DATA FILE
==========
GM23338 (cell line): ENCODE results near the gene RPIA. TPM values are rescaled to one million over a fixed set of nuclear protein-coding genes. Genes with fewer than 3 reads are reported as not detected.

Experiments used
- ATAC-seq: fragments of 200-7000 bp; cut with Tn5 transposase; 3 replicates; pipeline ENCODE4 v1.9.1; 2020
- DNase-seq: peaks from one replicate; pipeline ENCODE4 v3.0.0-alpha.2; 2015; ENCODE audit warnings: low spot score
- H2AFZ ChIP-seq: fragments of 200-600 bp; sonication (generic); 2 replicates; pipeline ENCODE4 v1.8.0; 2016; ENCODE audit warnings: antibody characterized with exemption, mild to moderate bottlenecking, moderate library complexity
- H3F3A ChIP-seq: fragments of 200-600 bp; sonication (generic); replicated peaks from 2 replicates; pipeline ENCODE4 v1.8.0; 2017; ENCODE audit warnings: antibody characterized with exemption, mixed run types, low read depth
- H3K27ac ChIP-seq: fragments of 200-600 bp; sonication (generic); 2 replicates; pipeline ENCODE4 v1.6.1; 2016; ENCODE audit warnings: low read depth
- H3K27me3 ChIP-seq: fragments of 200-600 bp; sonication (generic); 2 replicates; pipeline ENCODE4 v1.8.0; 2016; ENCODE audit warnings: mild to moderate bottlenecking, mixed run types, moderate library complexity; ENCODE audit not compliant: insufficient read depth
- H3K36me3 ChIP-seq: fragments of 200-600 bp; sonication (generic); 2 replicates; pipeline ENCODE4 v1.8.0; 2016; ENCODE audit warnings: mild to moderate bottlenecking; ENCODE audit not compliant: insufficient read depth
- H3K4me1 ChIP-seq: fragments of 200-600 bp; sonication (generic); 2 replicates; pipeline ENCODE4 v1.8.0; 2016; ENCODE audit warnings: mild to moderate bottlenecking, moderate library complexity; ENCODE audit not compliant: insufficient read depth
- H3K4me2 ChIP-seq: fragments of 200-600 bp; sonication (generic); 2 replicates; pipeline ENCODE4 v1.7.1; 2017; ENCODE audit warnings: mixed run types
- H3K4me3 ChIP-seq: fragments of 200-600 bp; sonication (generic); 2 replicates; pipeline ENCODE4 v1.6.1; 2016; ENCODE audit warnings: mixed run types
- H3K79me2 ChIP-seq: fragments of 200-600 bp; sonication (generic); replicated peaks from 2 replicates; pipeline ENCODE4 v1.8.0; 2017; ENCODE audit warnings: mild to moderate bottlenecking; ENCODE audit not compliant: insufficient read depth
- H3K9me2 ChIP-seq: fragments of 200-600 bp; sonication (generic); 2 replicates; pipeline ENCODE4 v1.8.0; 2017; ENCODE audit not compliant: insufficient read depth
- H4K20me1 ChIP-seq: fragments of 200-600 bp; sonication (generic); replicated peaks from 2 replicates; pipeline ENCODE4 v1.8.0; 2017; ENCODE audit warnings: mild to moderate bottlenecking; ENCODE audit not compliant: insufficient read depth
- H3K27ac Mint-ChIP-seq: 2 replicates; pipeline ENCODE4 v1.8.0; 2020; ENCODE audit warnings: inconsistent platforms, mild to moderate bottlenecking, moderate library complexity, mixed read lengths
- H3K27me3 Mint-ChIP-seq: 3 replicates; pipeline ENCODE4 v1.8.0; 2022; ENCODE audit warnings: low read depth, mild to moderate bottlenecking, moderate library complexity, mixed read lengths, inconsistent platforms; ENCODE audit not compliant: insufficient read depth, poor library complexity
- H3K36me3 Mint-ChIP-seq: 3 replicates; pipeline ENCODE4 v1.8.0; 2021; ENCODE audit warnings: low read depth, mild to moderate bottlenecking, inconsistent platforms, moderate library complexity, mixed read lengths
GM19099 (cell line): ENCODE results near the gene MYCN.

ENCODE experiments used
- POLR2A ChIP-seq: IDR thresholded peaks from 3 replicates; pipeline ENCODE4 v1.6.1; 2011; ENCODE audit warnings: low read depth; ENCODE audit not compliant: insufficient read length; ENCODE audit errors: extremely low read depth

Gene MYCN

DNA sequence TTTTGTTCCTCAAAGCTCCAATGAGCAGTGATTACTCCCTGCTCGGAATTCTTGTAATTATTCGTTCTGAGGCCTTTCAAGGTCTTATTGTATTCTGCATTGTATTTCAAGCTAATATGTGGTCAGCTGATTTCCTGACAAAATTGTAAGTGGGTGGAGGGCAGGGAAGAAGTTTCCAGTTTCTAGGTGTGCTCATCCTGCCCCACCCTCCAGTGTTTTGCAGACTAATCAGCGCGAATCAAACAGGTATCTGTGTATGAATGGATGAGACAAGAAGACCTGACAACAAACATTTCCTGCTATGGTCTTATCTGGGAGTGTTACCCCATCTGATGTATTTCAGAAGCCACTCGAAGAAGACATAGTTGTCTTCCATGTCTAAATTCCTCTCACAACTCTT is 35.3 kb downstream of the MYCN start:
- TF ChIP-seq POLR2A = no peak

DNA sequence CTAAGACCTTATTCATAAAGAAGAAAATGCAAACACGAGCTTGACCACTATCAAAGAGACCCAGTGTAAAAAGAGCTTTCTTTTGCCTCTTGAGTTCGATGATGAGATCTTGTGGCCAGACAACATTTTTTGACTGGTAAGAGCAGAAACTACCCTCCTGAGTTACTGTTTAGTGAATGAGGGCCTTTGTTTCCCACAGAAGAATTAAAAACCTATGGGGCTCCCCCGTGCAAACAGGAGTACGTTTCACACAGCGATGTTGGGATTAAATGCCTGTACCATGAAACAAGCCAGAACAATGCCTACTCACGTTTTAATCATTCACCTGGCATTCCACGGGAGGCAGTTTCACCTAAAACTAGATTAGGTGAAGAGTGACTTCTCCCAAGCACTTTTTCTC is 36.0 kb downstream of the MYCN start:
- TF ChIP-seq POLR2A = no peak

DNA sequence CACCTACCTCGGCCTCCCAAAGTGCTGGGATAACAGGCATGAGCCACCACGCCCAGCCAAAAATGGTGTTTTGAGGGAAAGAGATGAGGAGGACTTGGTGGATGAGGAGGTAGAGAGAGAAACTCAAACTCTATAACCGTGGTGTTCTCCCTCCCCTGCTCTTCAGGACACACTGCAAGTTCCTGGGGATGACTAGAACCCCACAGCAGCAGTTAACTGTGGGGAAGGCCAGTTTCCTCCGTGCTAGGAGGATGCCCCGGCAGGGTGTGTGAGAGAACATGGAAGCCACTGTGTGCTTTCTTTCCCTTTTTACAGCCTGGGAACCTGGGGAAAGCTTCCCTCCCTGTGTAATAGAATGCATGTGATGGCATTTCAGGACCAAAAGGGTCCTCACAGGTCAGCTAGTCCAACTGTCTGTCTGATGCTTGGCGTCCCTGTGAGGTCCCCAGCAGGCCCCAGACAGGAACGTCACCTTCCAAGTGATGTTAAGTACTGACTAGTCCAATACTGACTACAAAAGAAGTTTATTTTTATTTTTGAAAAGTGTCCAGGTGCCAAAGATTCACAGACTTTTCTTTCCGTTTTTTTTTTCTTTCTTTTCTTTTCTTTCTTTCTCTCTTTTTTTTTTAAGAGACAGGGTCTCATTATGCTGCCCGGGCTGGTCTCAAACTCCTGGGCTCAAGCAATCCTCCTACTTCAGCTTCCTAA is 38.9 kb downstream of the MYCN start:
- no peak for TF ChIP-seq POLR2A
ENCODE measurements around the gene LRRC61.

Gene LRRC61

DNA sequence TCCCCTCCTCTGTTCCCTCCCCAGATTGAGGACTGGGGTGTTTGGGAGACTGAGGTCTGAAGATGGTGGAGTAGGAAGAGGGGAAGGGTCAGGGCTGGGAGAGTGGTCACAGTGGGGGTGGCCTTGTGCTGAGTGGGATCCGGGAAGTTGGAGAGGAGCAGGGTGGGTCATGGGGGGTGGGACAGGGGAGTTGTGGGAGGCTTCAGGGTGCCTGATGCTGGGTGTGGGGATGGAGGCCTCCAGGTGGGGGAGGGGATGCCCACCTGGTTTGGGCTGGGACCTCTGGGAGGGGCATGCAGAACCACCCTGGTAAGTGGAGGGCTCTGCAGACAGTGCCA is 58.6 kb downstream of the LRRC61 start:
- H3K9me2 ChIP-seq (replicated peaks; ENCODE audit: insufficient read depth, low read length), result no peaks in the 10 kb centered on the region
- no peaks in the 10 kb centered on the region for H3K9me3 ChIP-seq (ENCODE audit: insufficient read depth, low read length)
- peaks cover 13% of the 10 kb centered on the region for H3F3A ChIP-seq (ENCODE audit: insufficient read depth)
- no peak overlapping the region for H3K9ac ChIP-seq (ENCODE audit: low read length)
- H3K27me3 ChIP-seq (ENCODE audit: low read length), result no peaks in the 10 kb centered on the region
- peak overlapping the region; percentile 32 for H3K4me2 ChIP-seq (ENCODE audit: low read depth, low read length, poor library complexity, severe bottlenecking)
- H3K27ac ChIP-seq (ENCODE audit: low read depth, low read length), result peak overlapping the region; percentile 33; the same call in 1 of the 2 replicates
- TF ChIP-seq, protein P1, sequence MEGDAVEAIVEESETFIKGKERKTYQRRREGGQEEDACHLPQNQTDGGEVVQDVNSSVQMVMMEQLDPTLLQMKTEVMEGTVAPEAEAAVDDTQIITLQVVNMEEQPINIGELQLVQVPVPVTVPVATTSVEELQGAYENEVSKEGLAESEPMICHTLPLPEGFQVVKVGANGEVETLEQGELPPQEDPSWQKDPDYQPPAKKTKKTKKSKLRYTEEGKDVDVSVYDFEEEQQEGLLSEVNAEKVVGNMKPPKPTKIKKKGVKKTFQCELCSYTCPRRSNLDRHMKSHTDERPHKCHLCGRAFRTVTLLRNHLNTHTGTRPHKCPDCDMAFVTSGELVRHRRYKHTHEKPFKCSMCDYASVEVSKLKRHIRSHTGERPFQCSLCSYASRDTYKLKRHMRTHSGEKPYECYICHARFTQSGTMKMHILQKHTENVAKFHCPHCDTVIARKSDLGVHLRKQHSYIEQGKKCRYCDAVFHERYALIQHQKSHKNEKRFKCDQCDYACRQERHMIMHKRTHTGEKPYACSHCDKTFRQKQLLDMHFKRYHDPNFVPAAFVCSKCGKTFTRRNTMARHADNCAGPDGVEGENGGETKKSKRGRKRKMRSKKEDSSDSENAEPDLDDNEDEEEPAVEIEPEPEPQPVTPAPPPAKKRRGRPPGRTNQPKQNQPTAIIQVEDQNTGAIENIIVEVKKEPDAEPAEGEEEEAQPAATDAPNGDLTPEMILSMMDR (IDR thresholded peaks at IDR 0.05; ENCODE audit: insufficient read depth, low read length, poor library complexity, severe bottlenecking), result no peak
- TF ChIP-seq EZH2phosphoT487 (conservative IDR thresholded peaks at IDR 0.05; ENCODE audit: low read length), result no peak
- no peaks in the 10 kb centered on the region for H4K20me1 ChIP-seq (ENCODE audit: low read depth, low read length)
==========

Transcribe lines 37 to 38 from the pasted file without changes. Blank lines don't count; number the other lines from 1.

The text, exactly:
- peak overlapping the region; percentile 32 for H3K4me2 ChIP-seq (ENCODE audit: low read depth, low read length, poor library complexity, severe bottlenecking)
- H3K27ac ChIP-seq (ENCODE audit: low read depth, low read length), result peak overlapping the region; percentile 33; the same call in 1 of the 2 replicates